Seed layers for the growth of oriented vertical arrays of ZnO nanorods

Conference Dates

October 1-6, 2017


ZnO is a direct wide bandgap semiconductor crystallizing in the wurtzite structure with a series of unique properties: a large exciton binding energy; good optical transmittance in the visible region; high optical gain; piezoelectricity; room temperature ferromagnetism; mechanical stability given by the high melting point and large cohesive energy; radiation hardness; or biological compatibility. These properties allow for applications of ZnO in UV light-emitting devices and detectors, field-effect transistors, solar cells, piezoelectric nanogenerators, or chemical sensors. For the majority of these applications, upright standing arrays with controlled positioning, sizes, and physical properties are preferred.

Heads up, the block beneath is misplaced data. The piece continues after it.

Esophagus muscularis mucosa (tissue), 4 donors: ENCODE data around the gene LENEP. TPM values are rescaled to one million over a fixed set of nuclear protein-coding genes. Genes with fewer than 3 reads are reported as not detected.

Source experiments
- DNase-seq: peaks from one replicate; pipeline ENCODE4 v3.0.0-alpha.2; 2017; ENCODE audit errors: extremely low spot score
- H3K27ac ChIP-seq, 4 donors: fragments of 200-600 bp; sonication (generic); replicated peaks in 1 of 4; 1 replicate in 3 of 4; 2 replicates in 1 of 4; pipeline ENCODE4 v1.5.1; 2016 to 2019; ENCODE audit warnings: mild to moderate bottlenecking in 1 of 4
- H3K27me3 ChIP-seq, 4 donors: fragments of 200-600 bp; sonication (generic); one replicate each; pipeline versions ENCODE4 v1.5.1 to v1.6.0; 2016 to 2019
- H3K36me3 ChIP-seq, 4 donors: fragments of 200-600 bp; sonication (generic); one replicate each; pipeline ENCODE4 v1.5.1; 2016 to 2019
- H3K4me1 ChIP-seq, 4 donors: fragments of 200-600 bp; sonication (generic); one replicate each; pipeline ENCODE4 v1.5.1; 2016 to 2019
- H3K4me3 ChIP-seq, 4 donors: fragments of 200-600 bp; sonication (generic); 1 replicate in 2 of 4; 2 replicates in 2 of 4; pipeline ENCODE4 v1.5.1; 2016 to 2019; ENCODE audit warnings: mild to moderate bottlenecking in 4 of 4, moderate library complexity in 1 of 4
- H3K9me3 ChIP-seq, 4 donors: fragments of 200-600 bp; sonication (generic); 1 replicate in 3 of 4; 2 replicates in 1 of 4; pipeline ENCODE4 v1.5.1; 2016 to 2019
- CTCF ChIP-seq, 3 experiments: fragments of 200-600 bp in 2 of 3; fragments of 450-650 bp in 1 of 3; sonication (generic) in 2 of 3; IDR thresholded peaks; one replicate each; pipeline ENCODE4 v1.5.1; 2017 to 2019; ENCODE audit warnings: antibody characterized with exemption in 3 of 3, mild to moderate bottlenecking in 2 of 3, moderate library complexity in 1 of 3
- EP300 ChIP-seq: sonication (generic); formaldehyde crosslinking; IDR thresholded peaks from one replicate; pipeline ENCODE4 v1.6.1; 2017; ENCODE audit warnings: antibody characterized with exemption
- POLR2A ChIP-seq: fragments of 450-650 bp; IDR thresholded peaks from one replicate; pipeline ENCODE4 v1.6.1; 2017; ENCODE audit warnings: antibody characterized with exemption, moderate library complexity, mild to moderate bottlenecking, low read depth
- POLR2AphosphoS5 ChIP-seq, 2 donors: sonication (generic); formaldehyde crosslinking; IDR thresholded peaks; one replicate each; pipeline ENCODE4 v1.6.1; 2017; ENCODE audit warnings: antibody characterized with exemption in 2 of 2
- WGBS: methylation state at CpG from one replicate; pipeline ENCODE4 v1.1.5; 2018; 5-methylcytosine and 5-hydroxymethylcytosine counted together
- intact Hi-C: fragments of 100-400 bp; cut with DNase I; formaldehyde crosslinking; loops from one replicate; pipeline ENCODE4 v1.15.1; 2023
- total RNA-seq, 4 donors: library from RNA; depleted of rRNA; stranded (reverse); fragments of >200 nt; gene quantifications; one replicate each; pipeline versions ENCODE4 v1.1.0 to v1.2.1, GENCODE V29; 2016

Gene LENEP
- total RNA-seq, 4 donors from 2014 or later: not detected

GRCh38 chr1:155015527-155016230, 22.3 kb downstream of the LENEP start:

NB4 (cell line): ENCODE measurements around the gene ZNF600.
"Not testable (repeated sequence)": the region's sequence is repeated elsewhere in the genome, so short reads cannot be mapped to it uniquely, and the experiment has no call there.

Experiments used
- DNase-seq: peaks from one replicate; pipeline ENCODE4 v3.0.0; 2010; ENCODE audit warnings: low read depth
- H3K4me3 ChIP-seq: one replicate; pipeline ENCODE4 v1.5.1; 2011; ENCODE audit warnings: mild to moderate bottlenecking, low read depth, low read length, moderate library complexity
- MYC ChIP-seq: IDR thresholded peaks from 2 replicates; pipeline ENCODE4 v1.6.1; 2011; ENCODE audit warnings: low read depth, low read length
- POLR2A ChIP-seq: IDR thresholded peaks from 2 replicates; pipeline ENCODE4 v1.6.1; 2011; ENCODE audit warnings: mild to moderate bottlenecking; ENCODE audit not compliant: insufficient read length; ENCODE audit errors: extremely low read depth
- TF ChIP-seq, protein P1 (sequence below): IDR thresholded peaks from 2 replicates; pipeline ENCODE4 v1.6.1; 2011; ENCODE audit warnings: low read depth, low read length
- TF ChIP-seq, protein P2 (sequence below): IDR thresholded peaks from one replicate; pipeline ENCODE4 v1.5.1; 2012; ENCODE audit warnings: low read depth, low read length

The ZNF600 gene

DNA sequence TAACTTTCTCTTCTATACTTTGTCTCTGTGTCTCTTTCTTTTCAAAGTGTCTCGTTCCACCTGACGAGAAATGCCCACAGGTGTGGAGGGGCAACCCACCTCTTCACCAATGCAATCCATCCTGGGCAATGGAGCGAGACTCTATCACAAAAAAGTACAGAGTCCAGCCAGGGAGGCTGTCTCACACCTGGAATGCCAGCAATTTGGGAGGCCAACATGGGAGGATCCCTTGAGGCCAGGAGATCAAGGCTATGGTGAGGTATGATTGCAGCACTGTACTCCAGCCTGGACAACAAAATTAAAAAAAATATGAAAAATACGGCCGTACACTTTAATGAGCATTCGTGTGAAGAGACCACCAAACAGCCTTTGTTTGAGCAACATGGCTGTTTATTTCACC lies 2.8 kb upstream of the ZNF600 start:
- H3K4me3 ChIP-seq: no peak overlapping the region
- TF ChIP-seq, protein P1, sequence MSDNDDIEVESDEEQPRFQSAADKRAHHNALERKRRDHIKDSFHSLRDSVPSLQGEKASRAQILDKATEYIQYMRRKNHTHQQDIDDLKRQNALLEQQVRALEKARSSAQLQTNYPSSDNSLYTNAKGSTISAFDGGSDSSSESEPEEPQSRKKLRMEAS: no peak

Chemical bath deposition (CBD) is a low-cost, low-temperature, surface scalable technique to grow ZnO nanostructures on virtually any substrate with a suitable seed layer. We show how the properties of the seed layer such as the texture, roughness, and porosity affect the nucleation and the alignment of ZnO nanorods (fig. 1a,b). The ZnO seed layers were prepared by electrophoretic deposition of a commercially available solution of ZnO nanoparticles dispersed in ethanol and by the sol-gel method, where the seed layers deposited by dip coating of a chemical precursor solution obtained by dissolving zinc acetate dihydrate and monoethanolamine in 2-methoxyethanol onto a (100) Si substrate. The film thickness, porosity, texture, and the size of the crystallites were controlled by varying the molar concentration of precursors, the withdrawal speed, and the number of dip-coating cycles. The ZnO nanorods were grown by CBD in aqueous solution consisting of zinc nitrate hexahydrate and HMTA in batch and continuous-flow reactors. Periodic arrays of ZnO nanorods were obtained on the seed layers patterned by electron or ion beam lithography (fig. 1c). To study the electric charge transport in the nanorods, electrical contacts were formed by the deposition of colloidal graphite, by metal evaporation and by the deposition of Pt using the gas injection system in the SEM. The transport properties were correlated with the structural and optical properties investigated by x-ray diffraction and low-temperature photoluminescence spectroscopy.

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